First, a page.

Jen Beasley was not impressed with her first hour in Alaska. When she had stepped off the plane in Fairbanks, the Golden Heart City, she was ready for a new adventure. After a bad break up, spending the summer in Denali National Park as a forest ranger was exactly what she needed. Fresh air, wildlife, thousands of miles empty wilderness; that was what her heart needed to heal. What it didn’t need was a jammed finger when she picked up her luggage or nearly giving herself a concussion when she tripped over her own feet and landed head first into the stuffed polar bear exhibit next to baggage claim.
It certainly didn’t need a pair a bright blue eye staring down at her as she struggled to stand back up. Nor, did it need those eyes to offer a hand up, which she accepted and then bit back a scream because: jammed finger.
“Danny,” offered blue-eyes as he helped her to her feet, “These red-eye flights are a pain, huh?”
“Red-eye?” Jen looked outside the airport's windows to broad daylight, “Oh, I guess they weren’t kidding about the midnight sun.”
“What brings you to the state?”
Jen frowned a bit as she rubbed her hand, “Escapism, I guess.”
“Sorry for asking,” replied Danny, “I didn’t catch your name.”
“I suppose you didn’t,” Jen responded as she gathered her bags and walked toward the line of yellow cabs lining the curb.
“See you around,” Danny called after her.
Jen woke up to her hand throbbing. Her ring finger was now the size of a deflated sausage.
“Great,” she muttered.
Her disappointment fled as she opened the heavy window curtains of her hotel room to a bright sunny day, full of chirping birds and slow rivers.
She drug a brush through her dark hair and across her teeth, as she hurried to get outside. At the base of the staircase she tripped over her untied shoelace straight into the arms of…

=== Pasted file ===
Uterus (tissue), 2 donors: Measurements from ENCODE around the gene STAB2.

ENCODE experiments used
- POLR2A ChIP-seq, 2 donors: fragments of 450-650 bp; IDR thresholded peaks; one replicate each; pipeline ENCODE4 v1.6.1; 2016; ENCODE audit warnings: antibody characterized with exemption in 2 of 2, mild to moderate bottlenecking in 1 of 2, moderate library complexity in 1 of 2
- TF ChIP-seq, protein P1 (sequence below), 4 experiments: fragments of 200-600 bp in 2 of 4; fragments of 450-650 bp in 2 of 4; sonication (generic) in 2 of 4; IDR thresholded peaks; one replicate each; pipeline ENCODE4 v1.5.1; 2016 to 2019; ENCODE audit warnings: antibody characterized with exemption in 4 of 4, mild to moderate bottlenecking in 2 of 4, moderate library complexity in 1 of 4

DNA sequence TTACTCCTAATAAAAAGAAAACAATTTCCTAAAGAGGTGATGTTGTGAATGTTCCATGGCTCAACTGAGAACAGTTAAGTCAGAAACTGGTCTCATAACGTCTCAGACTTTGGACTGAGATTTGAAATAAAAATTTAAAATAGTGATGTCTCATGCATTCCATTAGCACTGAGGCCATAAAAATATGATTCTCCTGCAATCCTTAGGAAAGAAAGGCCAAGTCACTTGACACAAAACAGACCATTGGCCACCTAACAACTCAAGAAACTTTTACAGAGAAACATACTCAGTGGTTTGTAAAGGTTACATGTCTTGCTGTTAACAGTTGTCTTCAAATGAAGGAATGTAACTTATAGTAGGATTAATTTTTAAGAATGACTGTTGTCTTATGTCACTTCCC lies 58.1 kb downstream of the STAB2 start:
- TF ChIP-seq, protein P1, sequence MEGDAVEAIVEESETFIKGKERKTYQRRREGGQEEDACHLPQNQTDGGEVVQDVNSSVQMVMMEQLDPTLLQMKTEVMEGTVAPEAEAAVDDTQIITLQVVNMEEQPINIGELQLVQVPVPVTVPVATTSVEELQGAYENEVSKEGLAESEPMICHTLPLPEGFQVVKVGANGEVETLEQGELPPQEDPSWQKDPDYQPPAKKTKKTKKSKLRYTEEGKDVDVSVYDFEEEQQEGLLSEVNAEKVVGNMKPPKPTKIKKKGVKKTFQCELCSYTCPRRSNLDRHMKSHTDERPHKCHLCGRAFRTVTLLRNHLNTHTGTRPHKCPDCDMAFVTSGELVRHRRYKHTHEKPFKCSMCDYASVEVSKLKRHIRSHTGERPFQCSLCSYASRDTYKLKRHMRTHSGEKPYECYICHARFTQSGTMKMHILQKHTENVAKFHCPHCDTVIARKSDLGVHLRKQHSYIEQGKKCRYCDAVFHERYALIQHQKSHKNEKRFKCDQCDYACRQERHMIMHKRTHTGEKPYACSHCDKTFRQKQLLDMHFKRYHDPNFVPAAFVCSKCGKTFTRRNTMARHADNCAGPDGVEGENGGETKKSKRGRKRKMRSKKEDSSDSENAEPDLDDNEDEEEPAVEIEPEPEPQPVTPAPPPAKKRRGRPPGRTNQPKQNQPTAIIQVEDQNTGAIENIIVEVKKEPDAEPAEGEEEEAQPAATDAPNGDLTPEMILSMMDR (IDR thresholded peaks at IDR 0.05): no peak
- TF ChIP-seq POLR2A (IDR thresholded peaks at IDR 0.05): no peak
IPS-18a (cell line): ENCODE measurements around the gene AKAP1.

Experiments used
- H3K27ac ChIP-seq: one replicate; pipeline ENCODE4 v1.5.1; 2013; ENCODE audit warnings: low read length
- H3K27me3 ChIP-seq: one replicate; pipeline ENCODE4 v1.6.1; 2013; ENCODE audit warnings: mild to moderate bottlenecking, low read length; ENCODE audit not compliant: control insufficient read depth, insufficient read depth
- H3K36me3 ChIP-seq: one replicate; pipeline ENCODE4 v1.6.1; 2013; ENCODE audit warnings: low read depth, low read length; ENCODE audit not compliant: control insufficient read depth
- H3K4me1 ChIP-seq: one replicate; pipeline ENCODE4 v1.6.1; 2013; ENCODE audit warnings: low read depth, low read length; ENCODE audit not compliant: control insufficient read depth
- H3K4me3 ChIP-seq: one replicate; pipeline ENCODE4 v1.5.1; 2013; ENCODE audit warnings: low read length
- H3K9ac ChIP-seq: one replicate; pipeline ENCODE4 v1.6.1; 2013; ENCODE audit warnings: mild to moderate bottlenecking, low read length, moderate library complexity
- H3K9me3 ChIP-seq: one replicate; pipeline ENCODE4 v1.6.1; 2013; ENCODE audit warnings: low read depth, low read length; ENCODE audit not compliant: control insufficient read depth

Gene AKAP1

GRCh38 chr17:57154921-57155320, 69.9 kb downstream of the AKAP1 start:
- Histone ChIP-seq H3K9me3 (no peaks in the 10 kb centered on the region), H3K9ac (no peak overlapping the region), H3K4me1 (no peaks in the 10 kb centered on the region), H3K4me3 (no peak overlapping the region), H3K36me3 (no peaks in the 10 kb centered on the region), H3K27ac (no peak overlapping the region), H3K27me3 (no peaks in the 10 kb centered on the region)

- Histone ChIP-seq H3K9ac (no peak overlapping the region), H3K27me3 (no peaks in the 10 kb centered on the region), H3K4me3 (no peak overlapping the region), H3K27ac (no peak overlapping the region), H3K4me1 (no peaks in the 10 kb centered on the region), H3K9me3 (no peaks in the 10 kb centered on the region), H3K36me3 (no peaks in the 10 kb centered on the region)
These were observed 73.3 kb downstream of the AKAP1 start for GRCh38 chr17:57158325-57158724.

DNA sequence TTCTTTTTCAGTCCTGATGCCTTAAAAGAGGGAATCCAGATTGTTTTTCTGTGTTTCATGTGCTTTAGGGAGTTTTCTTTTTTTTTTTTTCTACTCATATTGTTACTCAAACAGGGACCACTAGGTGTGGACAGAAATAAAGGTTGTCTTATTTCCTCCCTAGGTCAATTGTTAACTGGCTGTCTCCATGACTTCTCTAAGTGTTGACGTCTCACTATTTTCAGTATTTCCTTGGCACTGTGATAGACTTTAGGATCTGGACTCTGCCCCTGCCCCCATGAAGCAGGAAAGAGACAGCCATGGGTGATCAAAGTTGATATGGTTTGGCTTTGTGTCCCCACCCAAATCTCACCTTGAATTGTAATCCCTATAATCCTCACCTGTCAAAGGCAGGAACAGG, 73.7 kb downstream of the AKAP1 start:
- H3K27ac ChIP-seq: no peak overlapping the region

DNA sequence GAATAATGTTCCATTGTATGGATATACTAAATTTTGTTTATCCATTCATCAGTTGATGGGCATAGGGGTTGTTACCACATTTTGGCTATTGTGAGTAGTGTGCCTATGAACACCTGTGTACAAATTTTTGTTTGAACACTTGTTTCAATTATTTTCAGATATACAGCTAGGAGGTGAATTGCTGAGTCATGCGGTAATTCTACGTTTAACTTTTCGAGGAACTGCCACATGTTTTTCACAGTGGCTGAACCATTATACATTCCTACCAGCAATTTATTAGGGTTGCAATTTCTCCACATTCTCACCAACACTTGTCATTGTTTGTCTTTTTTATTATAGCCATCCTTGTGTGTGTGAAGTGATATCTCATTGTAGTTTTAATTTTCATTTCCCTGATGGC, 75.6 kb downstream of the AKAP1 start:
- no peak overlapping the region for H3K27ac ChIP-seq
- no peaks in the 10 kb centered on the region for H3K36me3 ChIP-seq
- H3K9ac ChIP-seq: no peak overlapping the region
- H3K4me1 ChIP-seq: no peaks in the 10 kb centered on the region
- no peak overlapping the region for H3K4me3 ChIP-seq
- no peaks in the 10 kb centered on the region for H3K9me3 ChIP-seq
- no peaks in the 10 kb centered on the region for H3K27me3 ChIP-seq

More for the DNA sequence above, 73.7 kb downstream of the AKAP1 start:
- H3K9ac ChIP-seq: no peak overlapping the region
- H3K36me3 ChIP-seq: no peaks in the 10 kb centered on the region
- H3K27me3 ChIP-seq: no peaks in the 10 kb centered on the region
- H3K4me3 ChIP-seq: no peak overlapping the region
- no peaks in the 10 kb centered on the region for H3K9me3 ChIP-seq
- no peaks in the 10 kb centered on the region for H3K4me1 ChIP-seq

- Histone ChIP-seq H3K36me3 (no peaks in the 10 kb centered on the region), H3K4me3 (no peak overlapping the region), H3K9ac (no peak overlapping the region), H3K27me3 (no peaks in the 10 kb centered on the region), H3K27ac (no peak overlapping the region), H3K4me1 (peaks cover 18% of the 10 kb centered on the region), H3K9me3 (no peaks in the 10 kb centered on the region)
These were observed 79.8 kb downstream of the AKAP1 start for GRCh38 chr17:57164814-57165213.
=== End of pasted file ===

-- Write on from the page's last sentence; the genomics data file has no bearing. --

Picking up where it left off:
“Well hello again,” said Danny. A grin spread across his face.
Jen let out a breath. Who had time for attractive men when there was a whole new world to
“What are you doing up at this hour,” he asked.
“What do you mean?”
“It’s four in the morning.”
“But,” Jen looked outside at the black-headed chickadees bouncing around in front of the exit.
“Midnight sun, remember? Come on, I will show you around. There is a great place to watch the world come alive just a few miles from here.”
“Ok, then. Humor me. Why should I?”
“This not the time for questions.”
He took her by the arm and led to a school bus.
Jen looked at him through the side of her glasses.
“Oh, I’m a tour bus driver in Denali. I drive for the school district in the winter. I was picking up employees last night so they didn’t have to take a cab. Missed one young lady by the name of Jen Beasley. Don’t suppose you know her.”
Jen looked down at her feet, face reddening.
“I thought so,” he laughed, “well come on we don’t have all morning.”
Danny drove the yellow monstrosity through the grey streets of Fairbanks slowly. They crossed several bridges that all went across the same river. The morning fog was settled across the whole city, giving it a dreamy look. They turned left into an empty parking lot that said “Creamer’s Field”. Jen saw walking paths through the tall green grass, but no other people.
“Are you going to murder me,” asked Jen.
“A little late to worry about that now,” Danny laughed.
They wound their way through the labyrinth of trails until a tall platform appeared in front of them. It was pointed south across a lake with Canadian Geese and Trumpeter swans serenely resting on the surface. Jen could hear wood ducks just beyond the reeds and every few moments a handsome blue kingfisher dove into the tepid water.
“Stop being distracted by the waterfowl, look that way.”
Jen followed Danny’s outstretched arm to a grey horizon.
“There is nothing…”
Just then the fog broke and in the distance, across the city and still hundreds of miles away the mountain known as Denali was illuminated by the sun. It was still white with snow and dwarfed everything around it.
“Welcome to Alaska Miss Jen Beasley, I hope you will like it here.”
Yes, this is what her heart needed.